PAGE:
High Heels and a Mission: Rev. Tiffany Thomas
Under 30 and out of seminary, the Rev. Tiffany Thomas is thriving where God has planted her. Thomas says she's learning valuable life lessons while serving an inner city church.
(Charlotte, North Carolina)
(Preaching) "Even when the world tells them they are nothing, they will stand and say, 'I am somebody.'"
The Rev. Tiffany Thomas: "The people in this community, they teach me about God."
Church member: "Thank you, Jesus!"
Tiffany Thomas became a United Methodist pastor at age 25.
The Rev. Tiffany Thomas, South Tryon Community United Methodist Church:
"I went to Duke Divinity School and it was there that I was really beginning to find an understanding of what I actually believed. My father is Roman Catholic, and I went to Mass with him for about the first 12 years of my life. My mother had a soup kitchen in the Baptist church. From the time that I was about 4 or 5, we went and helped in this soup kitchen. I had a sense, even then, that putting the bread on the people's trays was the most important thing that I could do. That has shaped what I understand ministry to be -- feeding people who hunger, and that means physically or spiritually. And that's what I'm about."
(Music) "I want to be at the meeting..."
The congregation at Thomas' current church in Charlotte, North Carolina feeds her spiritually and she credits them for making her a stronger clergyperson.
The Rev. Tiffany Thomas:"It is really high Pentecostal, very lively. That means jumping up and down. That means crying out, that means clapping hands. It makes preaching really easy because they won't let you die up there alone. They will help you.They will respond to you."
(At podium) "Amen."
South Tryon Community United Methodist Church has a weekly collection of about 200 dollars. That's a pretty drastic change from Thomas' former New York City congregation which had a five-million dollar annual budget.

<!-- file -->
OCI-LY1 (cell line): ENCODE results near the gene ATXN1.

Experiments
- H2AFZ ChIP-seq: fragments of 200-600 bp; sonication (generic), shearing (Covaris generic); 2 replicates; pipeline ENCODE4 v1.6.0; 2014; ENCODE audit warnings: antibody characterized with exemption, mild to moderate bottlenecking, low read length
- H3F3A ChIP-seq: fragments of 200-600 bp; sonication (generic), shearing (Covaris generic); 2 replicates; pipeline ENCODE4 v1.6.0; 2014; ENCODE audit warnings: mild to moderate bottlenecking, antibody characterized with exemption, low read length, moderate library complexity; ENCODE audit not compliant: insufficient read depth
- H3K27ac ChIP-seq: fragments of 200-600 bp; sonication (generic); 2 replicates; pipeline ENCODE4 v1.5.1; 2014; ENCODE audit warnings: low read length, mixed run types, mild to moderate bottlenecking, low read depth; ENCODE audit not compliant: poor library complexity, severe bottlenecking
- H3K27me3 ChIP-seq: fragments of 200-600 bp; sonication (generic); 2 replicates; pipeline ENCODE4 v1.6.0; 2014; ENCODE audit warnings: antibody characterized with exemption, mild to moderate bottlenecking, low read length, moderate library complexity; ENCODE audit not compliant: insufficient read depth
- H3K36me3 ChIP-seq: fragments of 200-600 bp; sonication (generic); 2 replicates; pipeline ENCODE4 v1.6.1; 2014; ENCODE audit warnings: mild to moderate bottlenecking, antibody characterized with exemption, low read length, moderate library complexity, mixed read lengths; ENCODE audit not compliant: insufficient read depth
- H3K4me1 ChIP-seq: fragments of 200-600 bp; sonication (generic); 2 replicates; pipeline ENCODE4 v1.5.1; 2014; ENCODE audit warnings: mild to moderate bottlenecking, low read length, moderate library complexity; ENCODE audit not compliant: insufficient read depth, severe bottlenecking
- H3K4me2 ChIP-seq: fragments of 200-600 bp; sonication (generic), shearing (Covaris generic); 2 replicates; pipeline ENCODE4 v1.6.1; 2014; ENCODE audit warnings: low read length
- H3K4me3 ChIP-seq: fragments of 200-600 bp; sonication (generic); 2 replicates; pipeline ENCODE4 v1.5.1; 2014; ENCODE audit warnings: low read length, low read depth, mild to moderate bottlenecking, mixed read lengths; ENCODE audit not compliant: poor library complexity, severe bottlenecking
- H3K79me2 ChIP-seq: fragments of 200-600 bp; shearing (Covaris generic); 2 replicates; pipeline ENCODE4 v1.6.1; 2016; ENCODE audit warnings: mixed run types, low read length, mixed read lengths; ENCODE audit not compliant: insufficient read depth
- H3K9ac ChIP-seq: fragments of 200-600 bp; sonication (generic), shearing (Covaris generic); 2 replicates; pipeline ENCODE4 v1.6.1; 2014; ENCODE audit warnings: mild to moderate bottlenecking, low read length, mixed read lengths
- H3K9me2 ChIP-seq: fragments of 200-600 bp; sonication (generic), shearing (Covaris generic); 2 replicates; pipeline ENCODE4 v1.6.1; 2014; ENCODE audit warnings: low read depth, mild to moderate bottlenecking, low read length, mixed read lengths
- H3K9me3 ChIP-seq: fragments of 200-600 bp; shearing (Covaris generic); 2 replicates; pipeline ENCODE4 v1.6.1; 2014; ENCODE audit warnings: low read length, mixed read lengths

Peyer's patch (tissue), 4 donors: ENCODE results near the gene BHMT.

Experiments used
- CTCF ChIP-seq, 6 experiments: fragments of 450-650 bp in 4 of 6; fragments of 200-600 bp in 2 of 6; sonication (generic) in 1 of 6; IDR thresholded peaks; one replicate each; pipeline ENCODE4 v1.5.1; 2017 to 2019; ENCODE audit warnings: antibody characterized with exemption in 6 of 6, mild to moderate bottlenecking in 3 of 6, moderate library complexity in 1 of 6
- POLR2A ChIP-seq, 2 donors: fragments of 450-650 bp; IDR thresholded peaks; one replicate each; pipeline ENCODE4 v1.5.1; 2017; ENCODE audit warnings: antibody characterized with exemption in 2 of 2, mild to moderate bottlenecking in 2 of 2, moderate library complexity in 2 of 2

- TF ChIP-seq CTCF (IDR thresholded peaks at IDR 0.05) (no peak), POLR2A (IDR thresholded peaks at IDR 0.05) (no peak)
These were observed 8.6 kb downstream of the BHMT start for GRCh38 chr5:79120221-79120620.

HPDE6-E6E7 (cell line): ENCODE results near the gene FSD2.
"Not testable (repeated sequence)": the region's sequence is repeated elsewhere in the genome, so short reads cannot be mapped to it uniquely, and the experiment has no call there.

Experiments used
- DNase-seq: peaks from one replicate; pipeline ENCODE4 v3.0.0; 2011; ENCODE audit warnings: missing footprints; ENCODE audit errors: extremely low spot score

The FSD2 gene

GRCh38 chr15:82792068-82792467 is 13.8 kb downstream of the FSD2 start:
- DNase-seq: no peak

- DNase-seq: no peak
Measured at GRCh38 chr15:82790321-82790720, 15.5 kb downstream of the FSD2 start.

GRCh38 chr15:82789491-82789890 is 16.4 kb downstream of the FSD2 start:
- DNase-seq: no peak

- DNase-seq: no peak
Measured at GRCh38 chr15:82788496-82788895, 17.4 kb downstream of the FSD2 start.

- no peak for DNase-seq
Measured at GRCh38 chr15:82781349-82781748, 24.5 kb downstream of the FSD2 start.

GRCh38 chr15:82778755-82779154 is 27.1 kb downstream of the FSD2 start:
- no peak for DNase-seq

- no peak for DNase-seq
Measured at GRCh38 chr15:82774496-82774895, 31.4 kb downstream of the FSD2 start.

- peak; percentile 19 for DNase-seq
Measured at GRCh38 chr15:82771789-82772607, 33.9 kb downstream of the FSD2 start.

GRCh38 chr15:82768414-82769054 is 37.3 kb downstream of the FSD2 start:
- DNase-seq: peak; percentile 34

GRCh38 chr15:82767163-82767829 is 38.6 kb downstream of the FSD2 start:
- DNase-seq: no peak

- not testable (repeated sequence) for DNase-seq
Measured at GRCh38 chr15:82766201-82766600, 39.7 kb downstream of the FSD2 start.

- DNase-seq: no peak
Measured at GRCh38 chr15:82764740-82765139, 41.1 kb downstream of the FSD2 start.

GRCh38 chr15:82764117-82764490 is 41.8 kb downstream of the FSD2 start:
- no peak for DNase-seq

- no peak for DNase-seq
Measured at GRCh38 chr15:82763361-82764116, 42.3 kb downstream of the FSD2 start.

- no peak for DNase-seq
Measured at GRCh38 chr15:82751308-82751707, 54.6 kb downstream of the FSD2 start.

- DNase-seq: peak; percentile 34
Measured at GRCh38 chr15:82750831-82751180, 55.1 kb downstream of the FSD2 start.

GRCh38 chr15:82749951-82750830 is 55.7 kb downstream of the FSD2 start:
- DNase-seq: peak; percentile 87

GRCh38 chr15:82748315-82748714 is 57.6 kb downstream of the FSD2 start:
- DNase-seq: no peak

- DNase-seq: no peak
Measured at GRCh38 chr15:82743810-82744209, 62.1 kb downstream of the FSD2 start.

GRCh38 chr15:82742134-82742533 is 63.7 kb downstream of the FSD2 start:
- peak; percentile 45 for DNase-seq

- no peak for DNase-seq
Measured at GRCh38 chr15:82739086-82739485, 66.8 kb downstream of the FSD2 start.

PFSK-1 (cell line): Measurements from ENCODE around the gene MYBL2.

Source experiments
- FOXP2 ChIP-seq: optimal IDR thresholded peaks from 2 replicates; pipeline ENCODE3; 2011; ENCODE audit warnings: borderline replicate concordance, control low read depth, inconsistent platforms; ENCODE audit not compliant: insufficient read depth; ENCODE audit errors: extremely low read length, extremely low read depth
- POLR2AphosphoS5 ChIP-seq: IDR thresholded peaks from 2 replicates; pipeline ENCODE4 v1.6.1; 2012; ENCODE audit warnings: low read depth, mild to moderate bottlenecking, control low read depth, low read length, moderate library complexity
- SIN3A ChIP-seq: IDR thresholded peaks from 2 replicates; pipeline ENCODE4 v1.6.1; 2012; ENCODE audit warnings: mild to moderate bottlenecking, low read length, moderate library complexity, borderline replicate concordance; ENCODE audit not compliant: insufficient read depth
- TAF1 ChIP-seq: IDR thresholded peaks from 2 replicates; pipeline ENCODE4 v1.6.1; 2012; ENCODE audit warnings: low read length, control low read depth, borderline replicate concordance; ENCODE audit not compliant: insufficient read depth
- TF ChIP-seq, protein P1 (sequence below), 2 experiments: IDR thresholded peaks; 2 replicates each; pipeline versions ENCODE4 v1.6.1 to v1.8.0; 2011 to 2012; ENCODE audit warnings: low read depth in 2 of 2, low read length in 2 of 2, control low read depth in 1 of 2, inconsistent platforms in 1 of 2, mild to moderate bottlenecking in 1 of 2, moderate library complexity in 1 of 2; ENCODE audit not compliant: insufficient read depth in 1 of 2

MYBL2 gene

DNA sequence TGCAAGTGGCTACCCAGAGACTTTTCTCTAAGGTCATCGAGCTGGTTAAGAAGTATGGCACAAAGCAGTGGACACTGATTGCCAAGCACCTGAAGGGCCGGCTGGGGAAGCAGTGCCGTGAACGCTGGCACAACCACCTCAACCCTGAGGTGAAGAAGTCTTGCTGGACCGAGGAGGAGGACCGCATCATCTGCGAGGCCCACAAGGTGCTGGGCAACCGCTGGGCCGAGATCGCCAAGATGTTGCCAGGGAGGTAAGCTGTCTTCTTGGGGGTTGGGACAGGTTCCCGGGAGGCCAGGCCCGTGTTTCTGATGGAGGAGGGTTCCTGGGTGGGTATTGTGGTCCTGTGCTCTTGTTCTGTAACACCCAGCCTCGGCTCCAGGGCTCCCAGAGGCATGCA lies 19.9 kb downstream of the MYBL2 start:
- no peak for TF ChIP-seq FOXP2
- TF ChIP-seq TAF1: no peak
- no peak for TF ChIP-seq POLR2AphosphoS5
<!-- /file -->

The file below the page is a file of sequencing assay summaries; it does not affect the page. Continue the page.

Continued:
(Offering) "...more than a hundredfold."
The Rev. Tiffany Thomas: "It's a lot of very extreme need. Need like I've never seen before. There's not enough food to go around, but we also have addiction and substance abuse, gang activity, physical and emotional violence against women and children and even young boys. We see it all. We see it all. And we have to minister to all the things that we see."
(Speaking to children) "Yes! The day that God rose again."
The young pastor invests a lot of time reaching out to young people through Bible study and tutoring programs.
The Rev. Tiffany Thomas: "In this community, it's the 12-year-olds and the 13-year-olds who have to make major decisions about their lives. Whether they're going to college or prison that decision is really made at 13. So, we have a big heart for figuring out how to minister to young adolescent children and helping them to find the right path."
(Tiffany to child) "You did it! Excellent!"
Tahnisha Cannie, 9-year-old:
"Miss Tiffany tells me nice things about me. She helps me with my math, and reading and science and social studies. I'd like to be a doctor when I grow up."
A.J. Bush, Volunteer, South Tryon Community United Methodist Church:
"When you have a bunch of this negative cloud over the community, they don't see a way out, they see darkness. But, with Tiffany, she brought the energy level of saying, 'Hey, you can become something different, you can do something better with your life.'"
(Kids speak) "Don't misuse me..."
(Prayer) "God, we ask that you touch their finances, Lord God, hallelujah..."
The Rev. Tiffany Thomas: "They have seen God in their lives in way that I will never know. They have an understanding of what it means when the Bible says, 'God will provide your food' that I've never actually experienced."
(Preaching) "Remember that He has given you a story for it to be told..."
The Rev. Tiffany Thomas: "The community has a lot to teach about who God is and about how God loves and how God provides in the midst of suffering, in the midst of need."
For more information, contact South Tryon Community United Methodist Church
Posted: May 30, 2013
Comments will not appear until approved by a moderator, which will occur daily.
Comments that include profanity or other inappropriate language, or that personally attack other readers, will not be posted. While we welcome constructive criticism of the church, we will not post comments that attack or demean the denomination. Authors whose comments are consistently unacceptable will be blocked from the site. If you would like to contact UMNS directly with a question or concern, please write to email@example.com. Seven days after a story is posted, the comments will be closed.